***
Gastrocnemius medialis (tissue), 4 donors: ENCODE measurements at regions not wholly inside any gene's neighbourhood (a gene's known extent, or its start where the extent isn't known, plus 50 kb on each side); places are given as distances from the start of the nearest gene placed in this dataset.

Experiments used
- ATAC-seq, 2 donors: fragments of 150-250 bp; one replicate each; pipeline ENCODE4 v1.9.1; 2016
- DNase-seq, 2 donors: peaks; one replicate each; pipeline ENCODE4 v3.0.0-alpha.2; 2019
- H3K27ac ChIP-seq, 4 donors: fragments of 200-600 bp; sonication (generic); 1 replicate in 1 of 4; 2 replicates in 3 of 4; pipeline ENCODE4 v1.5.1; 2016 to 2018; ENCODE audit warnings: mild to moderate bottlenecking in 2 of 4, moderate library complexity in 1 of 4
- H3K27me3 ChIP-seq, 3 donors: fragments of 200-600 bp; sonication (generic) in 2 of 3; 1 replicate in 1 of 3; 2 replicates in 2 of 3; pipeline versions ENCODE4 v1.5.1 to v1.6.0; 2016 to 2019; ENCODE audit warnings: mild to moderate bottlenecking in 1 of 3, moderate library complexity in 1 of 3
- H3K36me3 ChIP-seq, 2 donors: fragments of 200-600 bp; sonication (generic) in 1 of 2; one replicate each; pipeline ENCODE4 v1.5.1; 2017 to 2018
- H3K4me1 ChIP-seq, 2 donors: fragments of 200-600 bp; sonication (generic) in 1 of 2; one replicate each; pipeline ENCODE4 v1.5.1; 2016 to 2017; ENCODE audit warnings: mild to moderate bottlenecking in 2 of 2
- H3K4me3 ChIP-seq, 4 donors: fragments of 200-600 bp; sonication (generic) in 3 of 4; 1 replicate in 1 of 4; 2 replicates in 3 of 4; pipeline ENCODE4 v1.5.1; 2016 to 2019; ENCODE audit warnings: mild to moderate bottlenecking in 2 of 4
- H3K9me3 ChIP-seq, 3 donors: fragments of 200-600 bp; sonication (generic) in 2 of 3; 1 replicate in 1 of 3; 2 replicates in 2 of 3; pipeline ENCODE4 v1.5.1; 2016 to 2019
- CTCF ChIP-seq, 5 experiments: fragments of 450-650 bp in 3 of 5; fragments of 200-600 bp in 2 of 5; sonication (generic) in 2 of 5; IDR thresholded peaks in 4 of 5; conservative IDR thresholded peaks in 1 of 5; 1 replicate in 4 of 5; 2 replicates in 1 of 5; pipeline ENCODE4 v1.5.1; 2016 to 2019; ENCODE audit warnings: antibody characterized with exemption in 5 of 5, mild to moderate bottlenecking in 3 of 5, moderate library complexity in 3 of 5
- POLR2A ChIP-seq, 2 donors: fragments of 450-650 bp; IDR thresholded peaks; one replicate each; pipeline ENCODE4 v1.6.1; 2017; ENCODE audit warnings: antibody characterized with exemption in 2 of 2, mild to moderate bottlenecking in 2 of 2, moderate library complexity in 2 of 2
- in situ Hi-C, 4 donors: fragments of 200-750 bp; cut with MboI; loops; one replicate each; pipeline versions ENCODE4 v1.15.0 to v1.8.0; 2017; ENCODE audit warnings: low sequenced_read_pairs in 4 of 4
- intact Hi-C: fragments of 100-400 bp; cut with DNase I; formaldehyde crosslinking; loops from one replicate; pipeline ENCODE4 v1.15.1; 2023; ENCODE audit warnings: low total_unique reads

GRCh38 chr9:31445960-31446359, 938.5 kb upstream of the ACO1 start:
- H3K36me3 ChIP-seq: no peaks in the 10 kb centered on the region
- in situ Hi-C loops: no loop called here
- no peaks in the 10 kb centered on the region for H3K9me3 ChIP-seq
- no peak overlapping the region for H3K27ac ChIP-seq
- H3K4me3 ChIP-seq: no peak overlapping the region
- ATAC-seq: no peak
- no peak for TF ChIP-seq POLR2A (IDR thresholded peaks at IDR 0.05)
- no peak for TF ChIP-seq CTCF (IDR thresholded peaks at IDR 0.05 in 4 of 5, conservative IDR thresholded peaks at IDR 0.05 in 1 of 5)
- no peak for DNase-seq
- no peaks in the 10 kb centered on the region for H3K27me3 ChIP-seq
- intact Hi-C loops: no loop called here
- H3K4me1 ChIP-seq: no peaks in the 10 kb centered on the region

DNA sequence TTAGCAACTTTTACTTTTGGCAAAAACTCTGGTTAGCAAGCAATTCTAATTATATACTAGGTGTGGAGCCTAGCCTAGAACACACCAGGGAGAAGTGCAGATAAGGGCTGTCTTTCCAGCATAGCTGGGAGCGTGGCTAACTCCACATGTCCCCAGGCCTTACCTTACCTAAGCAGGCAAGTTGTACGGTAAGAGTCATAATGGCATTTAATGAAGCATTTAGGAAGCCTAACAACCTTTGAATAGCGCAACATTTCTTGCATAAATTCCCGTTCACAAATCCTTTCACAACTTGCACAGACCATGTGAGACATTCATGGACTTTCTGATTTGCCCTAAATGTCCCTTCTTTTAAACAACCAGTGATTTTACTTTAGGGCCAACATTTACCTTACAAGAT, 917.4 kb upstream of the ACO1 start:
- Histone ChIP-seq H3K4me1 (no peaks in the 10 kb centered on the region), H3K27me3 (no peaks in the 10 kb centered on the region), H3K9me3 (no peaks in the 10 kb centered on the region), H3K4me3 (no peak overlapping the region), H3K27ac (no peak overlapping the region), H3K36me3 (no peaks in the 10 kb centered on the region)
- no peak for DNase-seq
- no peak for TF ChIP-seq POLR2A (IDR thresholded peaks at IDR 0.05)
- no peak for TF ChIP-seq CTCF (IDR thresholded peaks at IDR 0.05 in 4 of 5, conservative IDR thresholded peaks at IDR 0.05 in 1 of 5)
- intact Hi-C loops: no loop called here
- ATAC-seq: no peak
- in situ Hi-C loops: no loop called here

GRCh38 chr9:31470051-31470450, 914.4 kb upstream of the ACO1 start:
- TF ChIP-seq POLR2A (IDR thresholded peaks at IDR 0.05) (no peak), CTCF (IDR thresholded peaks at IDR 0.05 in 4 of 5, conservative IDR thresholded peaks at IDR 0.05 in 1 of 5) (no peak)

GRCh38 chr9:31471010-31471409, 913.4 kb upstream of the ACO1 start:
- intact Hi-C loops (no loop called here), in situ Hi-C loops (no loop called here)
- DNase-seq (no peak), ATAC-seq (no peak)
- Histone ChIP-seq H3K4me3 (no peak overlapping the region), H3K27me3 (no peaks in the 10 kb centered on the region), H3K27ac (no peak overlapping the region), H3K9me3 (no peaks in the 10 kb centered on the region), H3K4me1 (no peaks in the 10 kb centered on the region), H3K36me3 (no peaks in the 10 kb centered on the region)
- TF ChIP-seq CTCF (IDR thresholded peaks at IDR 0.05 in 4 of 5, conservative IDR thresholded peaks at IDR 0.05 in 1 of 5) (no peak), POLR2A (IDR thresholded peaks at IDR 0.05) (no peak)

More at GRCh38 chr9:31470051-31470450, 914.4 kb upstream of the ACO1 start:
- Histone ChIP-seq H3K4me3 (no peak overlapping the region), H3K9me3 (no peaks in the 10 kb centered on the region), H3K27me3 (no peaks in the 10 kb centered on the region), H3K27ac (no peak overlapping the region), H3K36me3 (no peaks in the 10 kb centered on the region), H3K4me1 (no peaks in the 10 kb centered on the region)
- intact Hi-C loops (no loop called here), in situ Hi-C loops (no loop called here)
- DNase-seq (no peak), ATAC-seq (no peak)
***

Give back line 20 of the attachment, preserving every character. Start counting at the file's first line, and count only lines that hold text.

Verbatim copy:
- H3K4me3 ChIP-seq: no peak overlapping the region